The Aftermath of Dublin’s Web Summit
by Laura Anderson
Now that last year’s drama surrounding the Web Summit’s move to Lisbon from Dublin has died down, things are looking up for the company and co-found Paddy Cosgrave.
Cosgrave is feeling rather bullish in fact, according to the Irish Independent.
This year has brought about an exciting series of milestones for the company, including the purchase of internet domain websummit.net and an expected twofold increase in the number of Web Summit attendees.
The established annual technology conference, which was held in Dublin for its first five years of existence, will be hosted outside of Ireland this year for the first time since its creation.
In the wake of last year’s announcement of the change came a good amount of criticism, along with speculation with regards to whether the Web Summit had perhaps been neglected by Dublin authorities.
However, increase in the size and sphere of influence of the conference seems to indicate that the controversy did not cause any lasting injury to Cosgrave’s company.
If anything, enthusiasm for the Web Summit is at an all-time high.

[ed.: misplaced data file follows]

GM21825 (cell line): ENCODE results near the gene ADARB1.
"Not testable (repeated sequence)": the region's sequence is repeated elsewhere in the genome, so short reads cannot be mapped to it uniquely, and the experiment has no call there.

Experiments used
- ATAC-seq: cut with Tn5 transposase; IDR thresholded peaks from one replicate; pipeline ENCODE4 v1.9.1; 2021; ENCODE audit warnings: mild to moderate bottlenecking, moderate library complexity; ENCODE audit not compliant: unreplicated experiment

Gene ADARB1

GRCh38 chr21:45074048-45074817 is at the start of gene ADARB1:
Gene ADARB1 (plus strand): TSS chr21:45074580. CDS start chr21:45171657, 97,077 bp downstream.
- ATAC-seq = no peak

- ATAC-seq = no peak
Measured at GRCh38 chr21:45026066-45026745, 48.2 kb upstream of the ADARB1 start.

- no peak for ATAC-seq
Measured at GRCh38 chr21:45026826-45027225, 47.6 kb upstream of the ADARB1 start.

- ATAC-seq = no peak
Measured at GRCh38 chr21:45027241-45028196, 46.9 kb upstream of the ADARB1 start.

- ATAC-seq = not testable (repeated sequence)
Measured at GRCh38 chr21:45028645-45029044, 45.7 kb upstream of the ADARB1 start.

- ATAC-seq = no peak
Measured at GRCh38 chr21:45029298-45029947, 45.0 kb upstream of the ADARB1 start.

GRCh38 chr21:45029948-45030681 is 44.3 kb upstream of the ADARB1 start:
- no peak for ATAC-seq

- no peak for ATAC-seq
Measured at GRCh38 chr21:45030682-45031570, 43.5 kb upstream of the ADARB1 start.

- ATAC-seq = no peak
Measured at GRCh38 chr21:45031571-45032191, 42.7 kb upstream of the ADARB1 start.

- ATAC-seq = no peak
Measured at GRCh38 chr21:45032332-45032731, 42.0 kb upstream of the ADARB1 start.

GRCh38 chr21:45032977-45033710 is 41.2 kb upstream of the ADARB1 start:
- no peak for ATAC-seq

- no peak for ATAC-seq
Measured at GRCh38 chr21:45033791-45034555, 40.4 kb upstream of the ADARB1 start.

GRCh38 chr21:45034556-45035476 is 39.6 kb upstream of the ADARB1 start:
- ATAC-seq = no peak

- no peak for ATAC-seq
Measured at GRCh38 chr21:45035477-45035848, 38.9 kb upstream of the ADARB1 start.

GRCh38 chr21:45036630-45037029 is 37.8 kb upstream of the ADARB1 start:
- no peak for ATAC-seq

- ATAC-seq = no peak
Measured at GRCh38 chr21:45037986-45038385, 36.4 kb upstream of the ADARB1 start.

Hopes for the future of Web Summit
Hopes remain however that the Web Summit will return to Dublin eventually, a predication that is supported by Cosgrave.
Cosgrave started the company in 2010 with co-founders David Kelly and Daire Hickey.
The founders have spoken opening about an ambition to form a billion-dollar company.
By all accounts, they are well on their way to this goal.
Over 1,000 commercial partners and exhibitions will be present at this year’s Web Summit, including megabucks firms such as KPMG, Accenture, McKinsey and Cisco.
A number of influential individuals will be in attendance this year, among them the president of the UN Assembly and the director of the World Trade Organisation.
Other highly anticipated speakers include Tinder’s Sean Rad, Renault’s Calosw Ghosn and actor Joseph Gordon-Levitt.
The Web Summit has agreed to host the event in Lisbon for a minimum of three years, but Cosgrave is confident that it will return to Ireland in the future.
Said Cosgrave, speaking to the Irish Independent, “I’m sure we’ll be back at some stage – it’s just a matter of when”.